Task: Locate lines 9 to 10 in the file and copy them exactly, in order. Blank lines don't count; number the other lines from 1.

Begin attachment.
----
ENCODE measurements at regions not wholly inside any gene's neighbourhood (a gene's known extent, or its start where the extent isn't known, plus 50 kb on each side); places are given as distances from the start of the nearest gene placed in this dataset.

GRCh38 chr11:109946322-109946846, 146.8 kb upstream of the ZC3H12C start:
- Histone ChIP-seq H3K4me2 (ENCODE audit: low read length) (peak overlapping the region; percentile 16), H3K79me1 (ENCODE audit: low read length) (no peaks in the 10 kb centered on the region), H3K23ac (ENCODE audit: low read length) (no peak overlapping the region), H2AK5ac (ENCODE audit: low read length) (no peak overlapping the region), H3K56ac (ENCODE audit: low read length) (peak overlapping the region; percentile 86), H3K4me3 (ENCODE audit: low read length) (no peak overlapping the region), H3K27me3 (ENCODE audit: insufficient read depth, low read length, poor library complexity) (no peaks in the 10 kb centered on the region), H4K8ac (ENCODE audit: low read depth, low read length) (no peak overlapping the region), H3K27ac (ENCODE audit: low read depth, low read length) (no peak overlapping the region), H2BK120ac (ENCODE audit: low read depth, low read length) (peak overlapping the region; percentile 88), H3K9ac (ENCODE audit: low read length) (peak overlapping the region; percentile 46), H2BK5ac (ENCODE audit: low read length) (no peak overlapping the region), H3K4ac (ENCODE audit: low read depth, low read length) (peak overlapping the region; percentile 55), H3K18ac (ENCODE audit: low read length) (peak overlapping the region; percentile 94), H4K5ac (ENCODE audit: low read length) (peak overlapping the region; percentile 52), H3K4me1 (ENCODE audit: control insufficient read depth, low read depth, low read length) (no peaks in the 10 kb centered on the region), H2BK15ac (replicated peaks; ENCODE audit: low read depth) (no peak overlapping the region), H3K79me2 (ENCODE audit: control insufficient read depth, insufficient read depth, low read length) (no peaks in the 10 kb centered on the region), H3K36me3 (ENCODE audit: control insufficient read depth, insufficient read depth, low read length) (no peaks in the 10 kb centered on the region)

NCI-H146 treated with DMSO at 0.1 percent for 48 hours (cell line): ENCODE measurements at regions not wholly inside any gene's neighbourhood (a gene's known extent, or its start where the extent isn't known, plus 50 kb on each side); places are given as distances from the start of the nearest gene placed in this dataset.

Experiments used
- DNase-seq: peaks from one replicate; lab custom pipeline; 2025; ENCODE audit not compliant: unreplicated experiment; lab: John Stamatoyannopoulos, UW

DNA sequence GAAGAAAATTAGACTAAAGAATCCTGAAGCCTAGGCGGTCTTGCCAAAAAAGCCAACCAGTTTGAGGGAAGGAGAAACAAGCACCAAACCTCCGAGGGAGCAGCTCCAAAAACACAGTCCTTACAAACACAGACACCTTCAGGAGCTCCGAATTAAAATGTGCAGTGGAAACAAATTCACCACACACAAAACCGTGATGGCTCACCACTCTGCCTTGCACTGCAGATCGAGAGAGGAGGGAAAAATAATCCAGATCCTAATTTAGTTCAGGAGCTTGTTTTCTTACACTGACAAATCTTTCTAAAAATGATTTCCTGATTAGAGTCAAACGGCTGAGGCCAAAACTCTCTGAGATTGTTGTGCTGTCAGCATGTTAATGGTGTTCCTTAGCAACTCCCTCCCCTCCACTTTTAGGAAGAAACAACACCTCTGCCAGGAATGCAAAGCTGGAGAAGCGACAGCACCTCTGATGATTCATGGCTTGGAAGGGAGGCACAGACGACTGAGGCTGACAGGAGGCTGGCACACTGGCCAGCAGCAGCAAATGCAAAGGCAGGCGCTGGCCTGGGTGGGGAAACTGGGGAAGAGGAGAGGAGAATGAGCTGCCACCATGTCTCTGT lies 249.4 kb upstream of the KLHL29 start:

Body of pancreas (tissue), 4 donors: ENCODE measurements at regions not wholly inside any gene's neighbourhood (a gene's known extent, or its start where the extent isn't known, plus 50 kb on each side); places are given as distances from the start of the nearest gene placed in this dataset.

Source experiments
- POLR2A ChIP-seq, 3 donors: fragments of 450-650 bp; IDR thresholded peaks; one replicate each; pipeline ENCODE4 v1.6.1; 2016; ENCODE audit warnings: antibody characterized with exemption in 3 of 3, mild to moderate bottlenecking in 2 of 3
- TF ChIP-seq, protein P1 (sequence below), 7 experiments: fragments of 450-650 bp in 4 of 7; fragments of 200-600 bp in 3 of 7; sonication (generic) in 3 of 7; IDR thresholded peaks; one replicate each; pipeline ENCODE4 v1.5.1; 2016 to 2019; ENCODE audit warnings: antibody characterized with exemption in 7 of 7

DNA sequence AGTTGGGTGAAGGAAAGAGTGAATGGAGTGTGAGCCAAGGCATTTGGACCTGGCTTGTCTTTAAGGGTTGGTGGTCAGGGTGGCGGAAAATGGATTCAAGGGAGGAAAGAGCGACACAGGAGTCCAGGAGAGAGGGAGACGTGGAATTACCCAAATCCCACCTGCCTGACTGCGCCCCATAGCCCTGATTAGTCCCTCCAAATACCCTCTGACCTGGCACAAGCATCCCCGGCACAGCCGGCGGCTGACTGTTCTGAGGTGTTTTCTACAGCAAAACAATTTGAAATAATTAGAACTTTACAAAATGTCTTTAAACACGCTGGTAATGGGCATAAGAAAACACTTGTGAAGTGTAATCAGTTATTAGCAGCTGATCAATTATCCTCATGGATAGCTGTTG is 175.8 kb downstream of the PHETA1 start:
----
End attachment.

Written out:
Source experiments
- POLR2A ChIP-seq, 3 donors: fragments of 450-650 bp; IDR thresholded peaks; one replicate each; pipeline ENCODE4 v1.6.1; 2016; ENCODE audit warnings: antibody characterized with exemption in 3 of 3, mild to moderate bottlenecking in 2 of 3